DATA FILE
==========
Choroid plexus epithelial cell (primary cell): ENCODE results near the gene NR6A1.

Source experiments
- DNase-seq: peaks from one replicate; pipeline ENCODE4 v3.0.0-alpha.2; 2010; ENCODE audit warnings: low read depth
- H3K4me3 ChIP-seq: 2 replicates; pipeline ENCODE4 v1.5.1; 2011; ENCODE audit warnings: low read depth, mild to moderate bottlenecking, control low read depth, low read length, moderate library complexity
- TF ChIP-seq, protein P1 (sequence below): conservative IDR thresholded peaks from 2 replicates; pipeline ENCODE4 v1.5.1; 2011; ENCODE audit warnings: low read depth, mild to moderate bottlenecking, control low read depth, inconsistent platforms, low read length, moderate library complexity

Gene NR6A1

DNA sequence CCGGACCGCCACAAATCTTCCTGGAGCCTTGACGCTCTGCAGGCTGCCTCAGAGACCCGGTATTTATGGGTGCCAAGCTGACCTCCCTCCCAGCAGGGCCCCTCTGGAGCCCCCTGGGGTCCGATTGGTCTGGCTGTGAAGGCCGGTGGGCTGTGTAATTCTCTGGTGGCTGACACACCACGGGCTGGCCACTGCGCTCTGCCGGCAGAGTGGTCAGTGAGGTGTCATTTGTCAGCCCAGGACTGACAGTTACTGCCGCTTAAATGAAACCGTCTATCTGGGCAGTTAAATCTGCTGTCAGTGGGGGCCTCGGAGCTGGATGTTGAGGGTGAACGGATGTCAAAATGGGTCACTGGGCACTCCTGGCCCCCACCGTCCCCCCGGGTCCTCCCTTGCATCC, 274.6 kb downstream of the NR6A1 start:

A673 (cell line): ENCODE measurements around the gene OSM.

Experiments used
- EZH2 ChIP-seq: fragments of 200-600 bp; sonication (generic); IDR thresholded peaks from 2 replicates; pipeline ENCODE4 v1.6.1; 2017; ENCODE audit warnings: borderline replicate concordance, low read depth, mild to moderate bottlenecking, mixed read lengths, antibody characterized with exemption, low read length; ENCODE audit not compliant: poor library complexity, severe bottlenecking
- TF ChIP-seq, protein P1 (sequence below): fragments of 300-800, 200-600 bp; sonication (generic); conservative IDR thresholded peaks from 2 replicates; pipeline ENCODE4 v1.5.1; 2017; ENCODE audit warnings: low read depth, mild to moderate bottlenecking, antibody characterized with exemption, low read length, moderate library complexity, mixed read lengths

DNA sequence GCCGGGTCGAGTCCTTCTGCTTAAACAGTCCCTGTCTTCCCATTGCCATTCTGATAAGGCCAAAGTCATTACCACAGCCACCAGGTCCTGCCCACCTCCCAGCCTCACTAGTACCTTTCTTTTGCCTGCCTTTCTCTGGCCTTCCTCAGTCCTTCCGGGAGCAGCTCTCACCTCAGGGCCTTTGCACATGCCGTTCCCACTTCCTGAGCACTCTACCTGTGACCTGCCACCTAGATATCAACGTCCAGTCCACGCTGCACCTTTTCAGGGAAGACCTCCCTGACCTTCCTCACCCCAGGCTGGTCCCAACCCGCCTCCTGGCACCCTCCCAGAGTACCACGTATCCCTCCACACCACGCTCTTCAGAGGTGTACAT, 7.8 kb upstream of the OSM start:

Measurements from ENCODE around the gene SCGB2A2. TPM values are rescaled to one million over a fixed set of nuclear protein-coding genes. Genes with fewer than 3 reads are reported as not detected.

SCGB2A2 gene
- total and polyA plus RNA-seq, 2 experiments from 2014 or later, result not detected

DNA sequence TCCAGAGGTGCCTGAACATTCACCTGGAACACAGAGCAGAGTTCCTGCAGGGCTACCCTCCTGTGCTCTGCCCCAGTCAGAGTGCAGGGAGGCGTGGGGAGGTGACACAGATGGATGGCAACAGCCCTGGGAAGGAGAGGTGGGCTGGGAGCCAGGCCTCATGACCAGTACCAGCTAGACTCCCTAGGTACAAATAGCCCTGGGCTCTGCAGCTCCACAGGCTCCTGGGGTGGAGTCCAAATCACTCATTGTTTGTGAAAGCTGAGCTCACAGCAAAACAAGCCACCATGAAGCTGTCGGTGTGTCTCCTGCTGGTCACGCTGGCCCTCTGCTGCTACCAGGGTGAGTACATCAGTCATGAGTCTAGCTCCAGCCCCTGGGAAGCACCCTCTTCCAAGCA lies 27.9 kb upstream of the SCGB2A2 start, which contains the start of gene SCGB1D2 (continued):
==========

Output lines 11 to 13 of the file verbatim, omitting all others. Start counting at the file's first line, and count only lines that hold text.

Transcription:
- TF ChIP-seq, protein P1 (sequence below): fragments of 300-800, 200-600 bp; sonication (generic); conservative IDR thresholded peaks from 2 replicates; pipeline ENCODE4 v1.5.1; 2017; ENCODE audit warnings: low read depth, mild to moderate bottlenecking, antibody characterized with exemption, low read length, moderate library complexity, mixed read lengths

DNA sequence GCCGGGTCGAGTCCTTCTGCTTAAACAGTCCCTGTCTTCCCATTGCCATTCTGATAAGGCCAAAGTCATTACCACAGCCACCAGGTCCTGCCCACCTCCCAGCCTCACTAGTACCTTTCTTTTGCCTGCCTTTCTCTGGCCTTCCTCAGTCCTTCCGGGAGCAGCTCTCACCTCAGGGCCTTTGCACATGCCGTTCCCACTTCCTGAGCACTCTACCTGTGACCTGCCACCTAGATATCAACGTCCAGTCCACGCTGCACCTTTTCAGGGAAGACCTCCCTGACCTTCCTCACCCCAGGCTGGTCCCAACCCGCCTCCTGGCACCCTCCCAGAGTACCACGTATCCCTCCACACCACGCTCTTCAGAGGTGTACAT, 7.8 kb upstream of the OSM start:

Measurements from ENCODE around the gene SCGB2A2. TPM values are rescaled to one million over a fixed set of nuclear protein-coding genes. Genes with fewer than 3 reads are reported as not detected.